We will have 9 seniors graduating from high school. Seven are already accepted to college. We will have more than 60 7th to 11th graders who expect to participate in this program again next year. We need help from you and many other heroes to make this happen.

This weekend, can you ask one or two people you meet to make a donation to support the continued operations of our army of youth and volunteers? Can you make a donation, a bequest, or be a sponsor?

Please send a D-Day Donation to:
Cabrini Connections, Tutor/Mentor Connection
800 W. Huron, Chicago, Il. 60642

Donate Online: http://www.cabriniconnections.net/donate-online1

Use this form to send a donation.
http://www.cabriniconnections.net/images/PDF/may10request.pdf

Visit Cabrini Connections at http://www.cabriniconnections.net
Learn about the Tutor/Mentor Connection at http://www.tutormentorconnection.org

Read the blogs and see how your donations are being put to good use.
http://cabriniblog.blogspot.com
http://cabrinitmcfundraising.blogspot.com


Thank you! Please forward this request to others.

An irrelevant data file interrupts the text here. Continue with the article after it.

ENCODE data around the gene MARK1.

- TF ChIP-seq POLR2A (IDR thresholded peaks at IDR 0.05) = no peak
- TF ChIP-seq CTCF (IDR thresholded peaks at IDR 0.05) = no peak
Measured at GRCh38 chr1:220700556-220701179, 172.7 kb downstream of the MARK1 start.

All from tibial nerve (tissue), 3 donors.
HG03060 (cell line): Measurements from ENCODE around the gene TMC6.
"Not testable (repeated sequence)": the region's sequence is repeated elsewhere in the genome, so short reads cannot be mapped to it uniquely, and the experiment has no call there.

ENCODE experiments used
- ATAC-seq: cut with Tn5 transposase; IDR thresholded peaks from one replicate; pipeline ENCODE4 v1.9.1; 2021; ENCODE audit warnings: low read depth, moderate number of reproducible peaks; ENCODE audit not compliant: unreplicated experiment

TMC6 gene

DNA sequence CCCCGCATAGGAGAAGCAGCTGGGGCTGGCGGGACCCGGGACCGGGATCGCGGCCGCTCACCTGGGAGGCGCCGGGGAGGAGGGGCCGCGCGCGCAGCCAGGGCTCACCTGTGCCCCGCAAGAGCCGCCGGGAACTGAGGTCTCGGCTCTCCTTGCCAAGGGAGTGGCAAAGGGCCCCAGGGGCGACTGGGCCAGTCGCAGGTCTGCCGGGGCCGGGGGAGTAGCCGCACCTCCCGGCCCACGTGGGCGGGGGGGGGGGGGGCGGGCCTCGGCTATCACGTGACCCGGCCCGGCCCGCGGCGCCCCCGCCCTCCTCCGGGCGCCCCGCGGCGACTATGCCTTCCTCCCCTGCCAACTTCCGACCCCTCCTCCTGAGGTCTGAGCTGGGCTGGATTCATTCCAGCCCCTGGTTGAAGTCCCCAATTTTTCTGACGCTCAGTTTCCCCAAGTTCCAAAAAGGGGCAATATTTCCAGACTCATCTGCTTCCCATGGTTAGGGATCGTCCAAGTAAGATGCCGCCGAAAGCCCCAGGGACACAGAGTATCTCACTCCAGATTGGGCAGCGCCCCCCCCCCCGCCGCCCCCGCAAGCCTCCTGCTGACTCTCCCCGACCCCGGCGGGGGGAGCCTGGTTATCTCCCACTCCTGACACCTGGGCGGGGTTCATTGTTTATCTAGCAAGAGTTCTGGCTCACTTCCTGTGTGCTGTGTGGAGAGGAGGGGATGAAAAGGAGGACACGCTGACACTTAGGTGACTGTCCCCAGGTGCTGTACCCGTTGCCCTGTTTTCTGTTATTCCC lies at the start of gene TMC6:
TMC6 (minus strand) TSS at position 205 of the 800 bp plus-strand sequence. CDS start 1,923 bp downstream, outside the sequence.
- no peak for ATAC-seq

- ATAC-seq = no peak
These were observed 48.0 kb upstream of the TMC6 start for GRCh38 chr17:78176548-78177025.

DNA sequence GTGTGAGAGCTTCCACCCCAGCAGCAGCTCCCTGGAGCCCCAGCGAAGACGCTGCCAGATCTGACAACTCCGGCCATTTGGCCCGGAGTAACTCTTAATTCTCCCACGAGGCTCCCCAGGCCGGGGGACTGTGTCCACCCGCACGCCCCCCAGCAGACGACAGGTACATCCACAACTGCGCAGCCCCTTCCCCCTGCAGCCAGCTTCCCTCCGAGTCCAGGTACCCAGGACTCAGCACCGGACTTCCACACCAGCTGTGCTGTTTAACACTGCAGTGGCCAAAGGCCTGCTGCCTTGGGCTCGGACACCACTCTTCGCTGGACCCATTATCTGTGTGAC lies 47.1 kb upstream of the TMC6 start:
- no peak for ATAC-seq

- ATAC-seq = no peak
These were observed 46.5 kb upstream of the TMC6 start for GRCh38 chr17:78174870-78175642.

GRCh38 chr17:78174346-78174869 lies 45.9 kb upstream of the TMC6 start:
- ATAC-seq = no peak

Daniel F. Bassill, President, CEO
312-492-9614 tutormentor2@earthlink.net

Thursday, June 03, 2010

Help a Tutor/Mentor Program

This video was created by one of the Interns who have worked with the Tutor/Mentor Connection over the past few years.


Find more videos like this on Tutor/Mentor Connection


As programs are celebrating the end of this school year, they are looking for dollars to help them provide services in the coming school year. Make a donation. Be a sponsor. Make a bequest.

Create a legacy.

Wednesday, June 02, 2010

Network Building - Tutor/Mentor Conference

This is a photo from a workshop hosted by Alex Cornwell, Director, Chicago Lights Tutoring and Summer Day at Fourth Presbyterian Church, and Erin McPartlin, Executive Director, Cabrini-Green Tutoring Program, Inc.

You can meet both in this video.

I received an email from one conference attendee which said, "Hi Dan - I want to thank you and your organization for providing scholarships for me and my staff person. I found the workshops to be insightful and the keynote speakers knowledgeable. I wanted to speak with you on several occasions but every time I wanted to approach you someone else would get your attention."

At every conference, I have a chance to meet and talk to just a few of the participants, and that's why we created the Attendee List and the Tutor/Mentor Connection on Ning.

We want to have on-going discussions with every one of the 140 people who attended this conference, and the 3,000 or more who have attended conferences since we launched them in 1994. We also want to encourage this type of interaction between the people who come to the conference, and those who cannot come, so that we create a vibrant idea-sharing network of people who will work together to make sure we all have the tools and resources to keep kids and volunteers connected.

So, let's connect.